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Southeast Economy Shows Modest Gains

Key drivers of the Southeast’s economy — manufacturing and ports — turned in modest, but solid performances in late spring, according to the Federal Reserve’s quarterly Beige Book.

The Columbia Business Report says the Federal Reserve outlook for the year remains upbeat as a number of companies reported plans to expand and hire more workers. However, there’s growing concern sequestration of the federal budget, which has led to government worker furloughs and spending cuts, could hamper the region’s growth. Also, one contact fretted that recent economic development in South Carolina could outstrip infrastructure to support the growth.

The Beige Book includes anecdotal information on current economic conditions in the Fed’s 12 districts. The report is based on bank and branch data and interviews with key business contacts, economists and market experts. The report will be taken up when officials meet June 18-19 in Washington, D.C., to consider whether the central bank should reduce economic stimulus efforts.

The central bank’s 5th District, headquartered in Richmond, Va., observed that economic activity “strengthened modestly” across the region, which includes Maryland, Virginia, North Carolina, South Carolina, District of Columbia and part of West Virginia. “However growth was constrained by softness in manufacturing, federal spending limits, and unusual weather conditions,” the Richmond District reported. The Richmond Fed added that although the labor market was uneven, “many employers plan to increase hiring in the months ahead.”

The 6th District, based in Atlanta, said business conditions across its region — Alabama, Florida, Georgia, and parts of Louisiana, Mississippi and Tennessee — “improved modestly in April and May.” The outlook remained position, particularly in manufacturing where company’s reported increasing numbers of new orders.

Manufacturing in the 5th District has softened, the Richmond Fed said. Its report cited comments from a machinery producer who said the company was struggling to break even and the volume of new orders was down. “Impacts of sequestration and tax changes were noted by several firms,” the Richmond Fed said, adding that several contacts agreed that sequestration would impact their business.  One contact in North Carolina reported that the company has had to lay off workers because of the drop in federal orders.

Sequestration appeared to be affecting a producer of defense equipment, the Richmond Fed reported. It added that some manufacturers were concerned about orders for military gear being canceled or delayed. Sequestration could trim more than $1 trillion in federal spending over the next decade, with about $600 billion being absorbed by the Defense Department. Before sequestration kicked in March 1, the Pentagon had already agreed to $489 billion in cuts over next 10 years as the war in Afghanistan winds down.  While manufacturing was soft in the Richmond district, the Atlanta Fed said manufacturers surveyed by its economists reported expanding activity in April and May.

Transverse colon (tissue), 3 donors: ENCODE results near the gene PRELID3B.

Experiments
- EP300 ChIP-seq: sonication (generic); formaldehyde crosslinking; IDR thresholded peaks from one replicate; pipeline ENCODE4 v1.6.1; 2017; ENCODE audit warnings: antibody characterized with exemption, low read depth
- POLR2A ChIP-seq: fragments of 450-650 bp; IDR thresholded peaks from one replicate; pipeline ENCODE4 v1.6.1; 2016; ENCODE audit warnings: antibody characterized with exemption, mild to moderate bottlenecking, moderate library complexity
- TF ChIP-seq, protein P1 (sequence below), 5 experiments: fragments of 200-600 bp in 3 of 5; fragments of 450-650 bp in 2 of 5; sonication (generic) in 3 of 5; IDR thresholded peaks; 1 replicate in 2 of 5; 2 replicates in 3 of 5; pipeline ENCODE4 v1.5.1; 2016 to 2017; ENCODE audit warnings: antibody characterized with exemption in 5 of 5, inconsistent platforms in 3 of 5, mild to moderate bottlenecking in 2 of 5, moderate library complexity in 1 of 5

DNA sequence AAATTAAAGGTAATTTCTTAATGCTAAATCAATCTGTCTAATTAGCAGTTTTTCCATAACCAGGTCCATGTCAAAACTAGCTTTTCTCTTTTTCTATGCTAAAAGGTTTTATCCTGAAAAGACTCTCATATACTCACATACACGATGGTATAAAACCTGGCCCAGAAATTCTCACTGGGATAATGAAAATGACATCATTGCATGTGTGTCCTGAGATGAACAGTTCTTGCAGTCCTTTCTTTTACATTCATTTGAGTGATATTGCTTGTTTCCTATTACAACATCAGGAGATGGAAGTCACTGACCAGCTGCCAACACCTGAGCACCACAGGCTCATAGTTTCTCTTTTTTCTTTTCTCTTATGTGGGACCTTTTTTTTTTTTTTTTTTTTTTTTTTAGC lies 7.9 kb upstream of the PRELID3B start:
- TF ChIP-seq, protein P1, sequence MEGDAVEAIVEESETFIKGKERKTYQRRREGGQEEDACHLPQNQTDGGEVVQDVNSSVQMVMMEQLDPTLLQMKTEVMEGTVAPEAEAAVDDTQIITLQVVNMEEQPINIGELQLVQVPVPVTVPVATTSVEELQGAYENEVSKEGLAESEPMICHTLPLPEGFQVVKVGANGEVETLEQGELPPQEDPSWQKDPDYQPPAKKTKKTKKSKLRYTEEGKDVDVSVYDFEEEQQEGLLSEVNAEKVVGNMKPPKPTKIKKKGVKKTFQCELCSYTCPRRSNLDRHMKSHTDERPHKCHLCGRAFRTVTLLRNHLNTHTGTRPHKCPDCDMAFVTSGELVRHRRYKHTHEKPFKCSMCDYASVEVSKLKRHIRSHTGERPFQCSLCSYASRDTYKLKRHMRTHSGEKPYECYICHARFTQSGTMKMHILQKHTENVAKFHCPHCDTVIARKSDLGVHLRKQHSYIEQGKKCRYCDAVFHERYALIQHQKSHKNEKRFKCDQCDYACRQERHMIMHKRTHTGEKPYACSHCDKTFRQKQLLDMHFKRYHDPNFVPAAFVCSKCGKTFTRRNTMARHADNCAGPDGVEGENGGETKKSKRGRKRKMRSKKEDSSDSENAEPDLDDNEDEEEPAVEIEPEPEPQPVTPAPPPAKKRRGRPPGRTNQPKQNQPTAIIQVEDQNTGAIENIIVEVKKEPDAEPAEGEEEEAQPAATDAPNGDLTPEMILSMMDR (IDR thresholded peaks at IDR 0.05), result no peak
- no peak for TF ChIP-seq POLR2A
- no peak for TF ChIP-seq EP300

“Growth was driven by increases in new orders, production and employment,” the Atlanta Fed said. “Much of this expansion was attributed to the region’s large auto and energy manufacturing presence. Nearly half the region’s purchasing managers expect production to be higher in the near term.” Although orders for heavy trucks were up, the Atlanta Fed attributed the increase to trucking companies replacing equipment rather than adding to overall trucking capacity. Ports in both the Richmond and Atlanta districts reported an uptick in activity, particularly in containerized traffic.

Specialty chemicals were especially strong, the Richmond Fed said. “One contact noted that pharmaceutical manufacturers were changing from air to ocean transport as rising fuel costs drive up air freight rates. Auto exports and imports were robust, and imports of auto parts remained solid.” The Richmond Fed, which covers the ports of Virginia, Wilmington and Charleston, added that some port administrators said that more “manufacturers were evaluating plans for moving product through the ports as they plan to shift production to this country.” One dark spot in the Richmond Fed report was a comment from a commercial real estate agent in Charleston, S.C. The Charleston contact said activity had improved, and he expected nonresidential construction to “increase significantly in the next 12 to 18 months. “He also added that the region is on the recipice of strong growth but will be limited by infrastructure,” the Richmond Fed said.  Read More.


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